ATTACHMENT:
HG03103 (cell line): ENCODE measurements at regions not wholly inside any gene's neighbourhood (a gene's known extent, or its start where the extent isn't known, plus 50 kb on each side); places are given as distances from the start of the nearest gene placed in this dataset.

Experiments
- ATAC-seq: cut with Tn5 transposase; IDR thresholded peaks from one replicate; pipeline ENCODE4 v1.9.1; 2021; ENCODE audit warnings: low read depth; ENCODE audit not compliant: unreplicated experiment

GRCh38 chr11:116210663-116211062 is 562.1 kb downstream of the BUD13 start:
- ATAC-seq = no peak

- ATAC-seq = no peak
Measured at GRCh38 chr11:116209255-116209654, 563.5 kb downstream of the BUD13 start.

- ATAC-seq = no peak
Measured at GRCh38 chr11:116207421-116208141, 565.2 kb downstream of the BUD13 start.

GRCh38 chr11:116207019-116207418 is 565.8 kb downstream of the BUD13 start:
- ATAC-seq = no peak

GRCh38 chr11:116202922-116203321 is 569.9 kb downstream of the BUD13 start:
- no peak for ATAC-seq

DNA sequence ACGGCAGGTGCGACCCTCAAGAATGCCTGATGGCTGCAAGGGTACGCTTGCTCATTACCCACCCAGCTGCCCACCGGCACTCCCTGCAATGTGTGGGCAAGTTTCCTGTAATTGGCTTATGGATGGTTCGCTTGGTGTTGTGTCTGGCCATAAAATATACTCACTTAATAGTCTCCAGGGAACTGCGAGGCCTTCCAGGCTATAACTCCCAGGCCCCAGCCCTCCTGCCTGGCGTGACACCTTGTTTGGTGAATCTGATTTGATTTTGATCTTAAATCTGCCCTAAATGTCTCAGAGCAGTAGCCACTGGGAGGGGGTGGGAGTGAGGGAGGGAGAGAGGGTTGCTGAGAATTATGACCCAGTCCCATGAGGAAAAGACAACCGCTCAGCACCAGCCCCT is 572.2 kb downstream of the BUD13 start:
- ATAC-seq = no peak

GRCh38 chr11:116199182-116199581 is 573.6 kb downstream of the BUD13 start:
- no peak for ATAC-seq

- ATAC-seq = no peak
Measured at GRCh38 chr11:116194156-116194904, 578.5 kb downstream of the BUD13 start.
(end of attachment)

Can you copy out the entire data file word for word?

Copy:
HG03103 (cell line): ENCODE measurements at regions not wholly inside any gene's neighbourhood (a gene's known extent, or its start where the extent isn't known, plus 50 kb on each side); places are given as distances from the start of the nearest gene placed in this dataset.

Experiments
- ATAC-seq: cut with Tn5 transposase; IDR thresholded peaks from one replicate; pipeline ENCODE4 v1.9.1; 2021; ENCODE audit warnings: low read depth; ENCODE audit not compliant: unreplicated experiment

GRCh38 chr11:116210663-116211062 is 562.1 kb downstream of the BUD13 start:
- ATAC-seq = no peak

- ATAC-seq = no peak
Measured at GRCh38 chr11:116209255-116209654, 563.5 kb downstream of the BUD13 start.

- ATAC-seq = no peak
Measured at GRCh38 chr11:116207421-116208141, 565.2 kb downstream of the BUD13 start.

GRCh38 chr11:116207019-116207418 is 565.8 kb downstream of the BUD13 start:
- ATAC-seq = no peak

GRCh38 chr11:116202922-116203321 is 569.9 kb downstream of the BUD13 start:
- no peak for ATAC-seq

DNA sequence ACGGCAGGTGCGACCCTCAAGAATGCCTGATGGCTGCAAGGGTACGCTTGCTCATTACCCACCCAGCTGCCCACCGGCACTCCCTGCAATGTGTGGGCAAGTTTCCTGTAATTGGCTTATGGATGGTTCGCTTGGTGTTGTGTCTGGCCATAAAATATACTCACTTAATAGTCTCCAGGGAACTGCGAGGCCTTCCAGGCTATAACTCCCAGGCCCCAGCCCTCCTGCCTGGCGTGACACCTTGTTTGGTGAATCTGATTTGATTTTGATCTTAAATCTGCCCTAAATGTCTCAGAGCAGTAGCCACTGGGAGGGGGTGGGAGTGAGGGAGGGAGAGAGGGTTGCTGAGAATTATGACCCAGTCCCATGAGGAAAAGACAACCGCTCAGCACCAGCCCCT is 572.2 kb downstream of the BUD13 start:
- ATAC-seq = no peak

GRCh38 chr11:116199182-116199581 is 573.6 kb downstream of the BUD13 start:
- no peak for ATAC-seq

- ATAC-seq = no peak
Measured at GRCh38 chr11:116194156-116194904, 578.5 kb downstream of the BUD13 start.